Myriad of options to replace fallen Wainwright

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There’s little positive in the news that St. Louis Cardinals ace right-hander Adam Wainwright is likely to miss the rest of the season with an Achilles injury, but fantasy owners should at least be on the lookout for his eventual replacement in lefty Marco Gonzales. Currently on the disabled list himself at Triple-A Memphis with what was initially called minor shoulder tightness, Gonzales, 23, has an enticing track record of success through the minors and certainly didn’t appear overwhelmed as a Cardinal last season, striking out nearly a batter per inning. For now, the Cardinals will likely turn to one of several other Memphis lefties to replace Wainwright in Tim Cooney or Tyler Lyons, neither of whom excites for fantasy purposes. Meanwhile, right-hander Carlos Martinez, originally battling with Gonzales and off to an excellent start in the majors, gains security.

Wainwright, 33, a sixth-round selection in ESPN live drafts and 15th among starting pitchers, finished 2014 as fantasy’s No. 5 pitcher, and he’s one of the better options of this era. The key is this era isn’t over. There was concern about his pitching elbow, both for workload purposes and because it needed surgical repair after last season; plus, Wainwright was slowed in March by an abdominal strain. But the statistics after four outings didn’t show a struggling hurler, though fastball velocity continued to drop. Wainwright probably deserved a better ranking in drafts, but the narrative of his age and injury potential pushed him down. While those in keeper and dynasty formats lose him for 2015, at least he won’t be throwing another 200 innings. His right arm will be relatively preserved for 2016, a glimmer if you will, and there’s little concern about the Achilles injury lingering. Wainwright will be a coveted starting pitcher again, perhaps a borderline top-10 choice.

While it might seem unfair to replace a longtime ace like Wainwright with someone relatively new to the scene like Milwaukee Brewers right-hander Jimmy Nelson, he is among the top pitchers over the past 15 days still available in half of ESPN’s standard leagues. Nelson boasts a 1.35 ERA and 0.70 WHIP, and while he cannot continue at that rate, there is season-long upside and the potential for 200 innings. Or perhaps he’s this season’s Jacob deGrom. After all, when deGrom starred early on upon his 2014 recall, few fantasy owners seemed interested. Others among the top pitchers so far this season who remain readily available, in order of their Player Rater ranking, include Los Angeles Angels lefty Hector Santiago, Philadelphia Phillies right-hander Aaron Harang, Baltimore Orioles right-hander Ubaldo Jimenez, Arizona Diamondbacks right-hander Rubby De La Rosa and Texas Rangers right-hander Yovani Gallardo. I wouldn’t recommend any of them, to be honest and blunt.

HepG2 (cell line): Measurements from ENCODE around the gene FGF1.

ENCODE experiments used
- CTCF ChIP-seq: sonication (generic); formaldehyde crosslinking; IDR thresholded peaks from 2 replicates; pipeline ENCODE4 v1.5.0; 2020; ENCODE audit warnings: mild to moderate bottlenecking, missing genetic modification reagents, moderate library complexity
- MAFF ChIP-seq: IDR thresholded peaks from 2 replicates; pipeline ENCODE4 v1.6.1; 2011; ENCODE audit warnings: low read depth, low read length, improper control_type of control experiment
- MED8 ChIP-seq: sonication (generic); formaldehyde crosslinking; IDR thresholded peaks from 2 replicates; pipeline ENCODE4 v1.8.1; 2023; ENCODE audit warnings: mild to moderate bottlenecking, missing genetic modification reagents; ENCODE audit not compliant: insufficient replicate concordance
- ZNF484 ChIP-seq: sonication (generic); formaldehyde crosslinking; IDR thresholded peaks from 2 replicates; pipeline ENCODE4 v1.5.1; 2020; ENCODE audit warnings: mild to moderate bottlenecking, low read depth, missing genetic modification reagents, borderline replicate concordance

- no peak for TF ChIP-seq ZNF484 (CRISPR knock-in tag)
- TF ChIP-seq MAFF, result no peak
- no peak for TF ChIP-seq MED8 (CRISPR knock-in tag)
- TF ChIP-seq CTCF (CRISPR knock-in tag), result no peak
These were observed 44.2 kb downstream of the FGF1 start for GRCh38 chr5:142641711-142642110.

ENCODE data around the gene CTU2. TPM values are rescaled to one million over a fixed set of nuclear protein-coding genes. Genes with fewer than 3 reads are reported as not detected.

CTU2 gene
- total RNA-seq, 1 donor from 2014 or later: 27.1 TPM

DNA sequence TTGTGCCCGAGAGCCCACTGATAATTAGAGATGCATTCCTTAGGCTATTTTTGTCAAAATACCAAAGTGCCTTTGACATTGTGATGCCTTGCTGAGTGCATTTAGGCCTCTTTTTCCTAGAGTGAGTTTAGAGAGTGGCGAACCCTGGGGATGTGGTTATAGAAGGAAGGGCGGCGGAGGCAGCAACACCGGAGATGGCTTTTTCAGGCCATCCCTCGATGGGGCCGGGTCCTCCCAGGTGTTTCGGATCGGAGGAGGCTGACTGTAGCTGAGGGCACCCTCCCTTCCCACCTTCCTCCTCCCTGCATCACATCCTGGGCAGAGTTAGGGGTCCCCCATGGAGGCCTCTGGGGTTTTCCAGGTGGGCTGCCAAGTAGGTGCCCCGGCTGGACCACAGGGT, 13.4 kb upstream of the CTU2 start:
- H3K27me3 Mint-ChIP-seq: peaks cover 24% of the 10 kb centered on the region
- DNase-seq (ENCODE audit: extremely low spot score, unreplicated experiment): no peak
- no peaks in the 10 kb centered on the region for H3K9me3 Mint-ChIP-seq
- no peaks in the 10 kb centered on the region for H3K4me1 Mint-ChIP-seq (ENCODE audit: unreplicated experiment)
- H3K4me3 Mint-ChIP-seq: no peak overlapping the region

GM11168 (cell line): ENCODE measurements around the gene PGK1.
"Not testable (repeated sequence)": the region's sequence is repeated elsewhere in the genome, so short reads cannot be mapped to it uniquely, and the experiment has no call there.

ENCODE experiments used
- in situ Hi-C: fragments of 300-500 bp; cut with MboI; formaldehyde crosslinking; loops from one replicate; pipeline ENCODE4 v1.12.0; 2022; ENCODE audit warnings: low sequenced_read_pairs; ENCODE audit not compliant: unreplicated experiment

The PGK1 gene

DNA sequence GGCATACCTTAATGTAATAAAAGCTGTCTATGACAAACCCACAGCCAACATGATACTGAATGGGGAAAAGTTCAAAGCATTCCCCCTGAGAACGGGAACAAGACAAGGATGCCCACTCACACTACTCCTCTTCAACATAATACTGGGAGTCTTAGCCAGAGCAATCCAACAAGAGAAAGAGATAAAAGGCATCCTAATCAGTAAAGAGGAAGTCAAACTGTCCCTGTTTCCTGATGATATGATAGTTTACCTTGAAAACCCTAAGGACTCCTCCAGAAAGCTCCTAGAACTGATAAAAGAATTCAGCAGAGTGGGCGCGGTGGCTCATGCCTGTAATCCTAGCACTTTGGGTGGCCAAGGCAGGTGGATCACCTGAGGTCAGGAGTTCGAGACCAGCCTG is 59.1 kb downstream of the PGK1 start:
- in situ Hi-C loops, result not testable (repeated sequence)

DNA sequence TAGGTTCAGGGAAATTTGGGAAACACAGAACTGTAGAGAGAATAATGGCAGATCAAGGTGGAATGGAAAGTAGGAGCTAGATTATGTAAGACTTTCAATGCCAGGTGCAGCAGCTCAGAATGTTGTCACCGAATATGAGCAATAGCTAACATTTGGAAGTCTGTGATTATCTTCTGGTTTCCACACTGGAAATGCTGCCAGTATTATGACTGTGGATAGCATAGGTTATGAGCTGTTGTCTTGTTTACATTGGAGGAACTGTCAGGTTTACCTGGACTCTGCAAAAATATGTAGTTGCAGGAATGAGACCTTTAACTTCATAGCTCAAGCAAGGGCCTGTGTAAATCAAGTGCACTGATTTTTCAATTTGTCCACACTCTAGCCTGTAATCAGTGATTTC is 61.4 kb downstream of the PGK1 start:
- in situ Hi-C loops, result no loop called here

Instead, don’t look at the small sample size numbers after three weeks of the young season and consider investing in Toronto Blue Jays right-hander Drew Hutchison, who is on the verge of blossoming. Last season’s strikeout rate told us much. Take a chance on Oakland Athletics lefty Drew Pomeranz, still trying to figure things out but with pinpoint command so far. New York Yankees right-hander Nathan Eovaldi brings strikeout potential, though he struggled Sunday night against the New York Mets. Orioles right-hander Miguel Gonzalez is better than most realize, among the AL ERA leaders since last July. His teammate Kevin Gausman will be excellent once Jimenez or another rotation mate melts down or gets hurt, creating opportunity. And Seattle Mariners youngsters Taijuan Walker and James Paxton are each better than they’ve looked so far, and not because of any irrelevant spring numbers.

For those in deeper leagues, we’ll use 10 percent owned in standard formats as our guideline: Chicago Cubs right-hander Jason Hammel has been a bit unlucky so far and is scheduled for two starts this week. San Francisco Giants right-hander Tim Hudson is older and brings scant upside but is generally safe for ERA and WHIP. Brewers right-hander Kyle Lohse looked considerably better in his last outing than in his first three and boasts four consecutive seasons with a 1.17 WHIP or better. Miami Marlins right-hander Jarred Cosart, Diamondbacks right-hander Chase Anderson, Pittsburgh Pirates right-hander Vance Worley and Minnesota Twins right-hander Kyle Gibson are also mainly forgotten based on ownership figures, but they are certainly capable of being top-75 starting pitchers for standard leagues. Perhaps one of these guys even turns in a valuable 200-inning season, similar to what was expected from the fallen Wainwright.